Presentation on theme: "Building Secure Mashups D. K. Smetters PARC Usable."— Presentation transcript:
Building Secure Mashups D. K. Smetters PARC Usable
The promise of Web 2.0 Your data, anytime anywhere… your friends your family your employer anybody elses you can get your hands on… combined with that of
Whats a mashup? Inputs: – User-generated data often personal user-generated data, such as photographs generated by the mashup user and their friends, family, favorite presidential canidates, cat, neighbors, and so on – Social network information another form of private, and even valuable data – Public or semi-public data sources databases of available information (e.g. Google Maps) with varying guarantees of correctness and constraints on use – Private data sources e.g. corporate data subject to some form of access control, subscription data, etc. Outputs: – User-focused result (e.g. a visualization) – A derived data source input for yet another mashup
Goal The goal of all browser/mashup security mechanisms is to ensure that: The data the user intends Is processed in the way the user intends By the entities s/he chooses Subject to additional constraints imposed by others with interest in that data. And nothing else.
Why is this hard? Securing mashups requires building systems designed for flexible, ad-hoc cross-organization delegation of limited access to sensitive data – all under easy user control. Data Owner Data Holders Data Transformation Service
Data Holders Why is this hard? Securing mashups requires building systems designed for flexible, ad-hoc cross-organization delegation of limited access to sensitive data – all under easy user control. Data Owner/User Data Holders Data Transformation Service Data Holders Data Transformation Service Data Holders Data Transformation Service
Avoid Use only public (or semi-public) data.
Embrace All your credentials are belong to us.
Reduce it to a previously solved problem Mashup services provided by trusted data holders themselves. (Or other sites the user chooses to trust.)
Looking Under the Lamppost Identify sets of a priori interesting data and enable delegation of access to those.
Building a Bridge Special privileges, accounts and relationships established to enable access to particular data for a particular purpose.
Outsourcing Identity provider or authorization service handles the problem and manages the relationship with the user(s).
Who are the users? Mashup developers – and the people who build their toolkits, etc. Owners and creators of data to be mashed Administrators of any of the hosts involved End users of resulting mashups
Connecting the Providers They Intend
Identifying Data Should site have access to your Misc folder?www.weasels.com Does it mean the same Misc folder I think it means? What did I put in that folder anyway?
Specifying Policies Only members of the finance department can read the current revenue information. Only the people I like can see whether Im going to the party tomorrow. Only members of the finance department can read the current revenue information. But only if theyre like, just going to read it. Not if theyre going to, say, average it against the public data from other companies in our sector. Except maybe when it makes us look good. Or when its my friends, trying to figure out if now is the time to look for a different job, or.. Only members of the finance department can read the current revenue information. But only if theyre like, just going to read it. Not if theyre going to, say, average it against the public data from other companies in our sector. Except maybe when it makes us look good. Or when its my friends, trying to figure out if now is the time to look for a different job, or..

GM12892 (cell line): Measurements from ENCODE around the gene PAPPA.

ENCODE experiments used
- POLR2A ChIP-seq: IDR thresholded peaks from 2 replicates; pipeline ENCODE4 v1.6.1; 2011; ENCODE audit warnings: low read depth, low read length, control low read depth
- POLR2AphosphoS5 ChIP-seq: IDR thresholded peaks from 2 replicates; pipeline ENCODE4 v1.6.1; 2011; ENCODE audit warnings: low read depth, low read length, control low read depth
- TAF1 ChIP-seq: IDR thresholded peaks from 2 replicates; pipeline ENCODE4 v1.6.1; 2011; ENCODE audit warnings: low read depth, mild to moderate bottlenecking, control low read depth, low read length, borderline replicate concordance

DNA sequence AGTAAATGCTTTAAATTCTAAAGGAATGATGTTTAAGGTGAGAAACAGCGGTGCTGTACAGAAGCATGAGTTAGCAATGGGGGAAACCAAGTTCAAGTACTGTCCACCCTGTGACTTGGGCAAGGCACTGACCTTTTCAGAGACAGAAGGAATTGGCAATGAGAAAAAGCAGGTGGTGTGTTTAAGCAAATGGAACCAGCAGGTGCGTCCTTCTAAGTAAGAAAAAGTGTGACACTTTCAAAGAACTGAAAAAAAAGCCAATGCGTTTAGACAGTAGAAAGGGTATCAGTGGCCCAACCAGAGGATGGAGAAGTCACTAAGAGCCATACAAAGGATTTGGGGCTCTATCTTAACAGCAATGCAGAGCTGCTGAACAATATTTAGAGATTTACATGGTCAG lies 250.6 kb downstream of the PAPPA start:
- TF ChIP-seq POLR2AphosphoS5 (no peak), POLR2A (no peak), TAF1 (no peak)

Making the user an ally How can the user figure out what the system is doing (or trying to do)? How can they decide what to do when something goes wrong? This is hard enough when users are face to face with the site they need to authenticate – what about when its buried in a processing pipeline?
Love me, love my mechanism… I used to use Facebook, but I got off it because I wasnt happy with their iframe isolation… …oh, they have an expired cert, but at least its ev… …you cant put any stock in that – its not chrome…
The Error Attack As long as configuration errors are common, attacks can masquerade successfully as errors – and users will be acting rationally if they ignore them.
Whats a developer to do? the Service Provider MUST inform the User if it is unable to assure the Consumers true identity. The method in which the Service Provider informs the User and the quality of the identity assurance is beyond the scope of this specification. It is assumed that the Consumer has provided its RSA public key in a verified way to the Service Provider, in a manner which is beyond the scope of this specification. Mashup developers are focused on mashing, not securing. Will use the easisest mechanism available. Hopefully, thats the right one. Users are at the mercy of the mechanisms chosen by the services they want or need to use.
Points to Remember Security is a secondary goal – People do care. They just care about other things more. Dont make them choose – They dont care about understanding it in your terms. Love me, love my mechanism… This stuff is hard for people to understand. – After 10+ years, people still screw up SSL certs more often than not. Whatever you think of SSL, people ought to have figured out how to make it easier to manage by now. Its not hard to do. Whatever easiest-to-deploy cr*p option makes it through the current fragout will be with us for longer than we care to think. – The examples used to promote various alternatives are way too simple. They dont begin to enable people to evaluate how things will work down the road.